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Asian shares down on caution after modest US gains

first_imgTOKYO (AP) — Asian shares are mostly lower as caution sets in over company earnings reports, recent choppy trading in technology stocks and prospects for more economic stimulus for a world battling a pandemic. Japan’s Nikkei 225, South Korea’s Kospi and other regional benchmarks all fell in Thursday morning trading. Also on market players’ minds is the vaccine rollout, which is becoming more organized in the U.S., but yet to play out in much of Asia, except for China. Stocks closed modestly higher on Wall Street, where investors are worried about the timing and scope of another round of stimulus spending.last_img

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Notre Dame disallows large bags in stadium

first_imgIn time for the football season opener tomorrow, the University updated its policy on bags in Notre Dame Stadium, director of Game Day Operations Michael Seamon said. The new policy states large bags, including backpacks, duffels and tote bags, are not allowed in the stadium, Seamon said.  “Any smaller purses or bags that are brought will be inspected at the entrance to the stadium, just as they have always been,” Seamon said.  Seamon said a review of the bag policy was planned after the conclusion of last football season. “Then Boston happened,” he said, referencing the bombings at the Boston Marathon on April 15, when bombs were hidden in backpacks.  Seamon said Game Day Operations consulted with peer institutions and the National Football League, which updated its own bag policy for the 2013 football season, when creating Notre Dame’s new policy.  “The new policy was announced at the end of July, and we’ve sent notices to all ticketholders,” he said.  Seamon said the new policy has been well received.  “We’ve seen an increase in security across the country,” he said. “People realize we are doing this for your safety.” Fans who visit the Hammes Notre Dame Bookstore before the game can carry their purchases into the stadium in the bookstore’s clear plastic bags, Seamon said.  Phil Johnson, director of Notre Dame Security Police (NDSP), said NDSP encourages all students and fans to help maintain a safe game day environment.  “If you see something suspicious, say something,” Johnson said. “We rely on fans to look out for each other, and that really distinguishes the Notre Dame community.”  Johnson said NDSP coordinates with local and state police to ensure the safety of people on campus during game days.  “We have a robust security plan,” he said. “We want to implement it without detracting from the fan experience.” Because of the extreme heat expected for this Saturday, Seamon said Game Day Operations encourages fans to stay hydrated and cool.  “We will have a misting station outside of Gate A, similar to what you’d find at a marathon,” he said.  Additionally, Seamon said there is an evacuation plan in place in the event of inclement weather.  “People will be asked to go into concourses or in buildings surrounding the stadium,” Seamon said. “We will use the intercom system to communicate to fans the time the game will resume.”  Contact Catherine Owers at cowers@nd.edulast_img read more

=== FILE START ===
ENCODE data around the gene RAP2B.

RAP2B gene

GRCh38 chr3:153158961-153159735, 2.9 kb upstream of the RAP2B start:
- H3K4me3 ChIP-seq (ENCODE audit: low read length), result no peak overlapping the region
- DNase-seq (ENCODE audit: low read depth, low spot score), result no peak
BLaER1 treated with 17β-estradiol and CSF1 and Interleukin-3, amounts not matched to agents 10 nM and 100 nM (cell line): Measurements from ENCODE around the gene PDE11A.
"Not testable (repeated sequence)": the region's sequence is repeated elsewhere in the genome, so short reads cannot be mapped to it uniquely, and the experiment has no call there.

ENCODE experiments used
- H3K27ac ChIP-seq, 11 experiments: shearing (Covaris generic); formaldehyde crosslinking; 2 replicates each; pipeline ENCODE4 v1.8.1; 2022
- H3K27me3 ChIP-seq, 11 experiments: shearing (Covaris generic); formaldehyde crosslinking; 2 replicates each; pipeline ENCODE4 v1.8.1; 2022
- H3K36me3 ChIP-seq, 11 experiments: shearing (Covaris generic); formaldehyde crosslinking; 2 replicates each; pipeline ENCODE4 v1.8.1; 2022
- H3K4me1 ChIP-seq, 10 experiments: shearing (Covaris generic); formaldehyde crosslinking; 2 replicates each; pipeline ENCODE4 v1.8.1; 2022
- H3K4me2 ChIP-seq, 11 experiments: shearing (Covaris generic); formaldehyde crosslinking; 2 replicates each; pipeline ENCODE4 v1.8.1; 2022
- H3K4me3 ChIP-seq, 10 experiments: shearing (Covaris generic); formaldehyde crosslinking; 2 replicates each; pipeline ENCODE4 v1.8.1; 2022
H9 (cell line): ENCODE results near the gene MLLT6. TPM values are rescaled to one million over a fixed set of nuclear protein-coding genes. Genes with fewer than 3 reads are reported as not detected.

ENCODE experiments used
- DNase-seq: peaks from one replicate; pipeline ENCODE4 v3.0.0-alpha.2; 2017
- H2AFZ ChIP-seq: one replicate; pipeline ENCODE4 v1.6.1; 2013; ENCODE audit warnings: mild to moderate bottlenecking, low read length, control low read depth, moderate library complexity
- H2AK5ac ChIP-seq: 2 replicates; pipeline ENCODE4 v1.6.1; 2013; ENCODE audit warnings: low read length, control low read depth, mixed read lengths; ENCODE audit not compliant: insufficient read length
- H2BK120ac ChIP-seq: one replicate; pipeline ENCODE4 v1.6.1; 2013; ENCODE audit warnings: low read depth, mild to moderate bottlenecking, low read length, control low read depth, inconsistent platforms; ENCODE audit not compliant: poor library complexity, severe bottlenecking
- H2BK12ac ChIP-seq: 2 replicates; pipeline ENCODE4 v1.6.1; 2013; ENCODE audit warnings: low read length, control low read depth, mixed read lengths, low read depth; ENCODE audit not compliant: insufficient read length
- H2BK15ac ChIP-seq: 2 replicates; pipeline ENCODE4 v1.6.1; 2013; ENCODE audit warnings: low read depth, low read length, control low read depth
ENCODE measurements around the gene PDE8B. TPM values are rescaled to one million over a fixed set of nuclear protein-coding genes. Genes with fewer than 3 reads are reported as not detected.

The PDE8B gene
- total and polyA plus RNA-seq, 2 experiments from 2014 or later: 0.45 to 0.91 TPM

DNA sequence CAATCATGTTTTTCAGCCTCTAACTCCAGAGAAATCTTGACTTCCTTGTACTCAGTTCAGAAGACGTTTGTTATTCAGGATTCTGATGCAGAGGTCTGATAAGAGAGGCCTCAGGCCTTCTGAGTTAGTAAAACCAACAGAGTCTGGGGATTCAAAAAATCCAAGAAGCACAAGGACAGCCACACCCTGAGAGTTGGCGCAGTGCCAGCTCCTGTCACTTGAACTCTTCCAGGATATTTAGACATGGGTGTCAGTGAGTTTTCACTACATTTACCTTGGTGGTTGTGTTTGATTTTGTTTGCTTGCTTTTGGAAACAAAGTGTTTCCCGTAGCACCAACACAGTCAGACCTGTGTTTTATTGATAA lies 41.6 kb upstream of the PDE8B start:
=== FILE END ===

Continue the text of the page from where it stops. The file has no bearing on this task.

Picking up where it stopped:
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Breaking Bad’s Vince Gilligan speaks at USC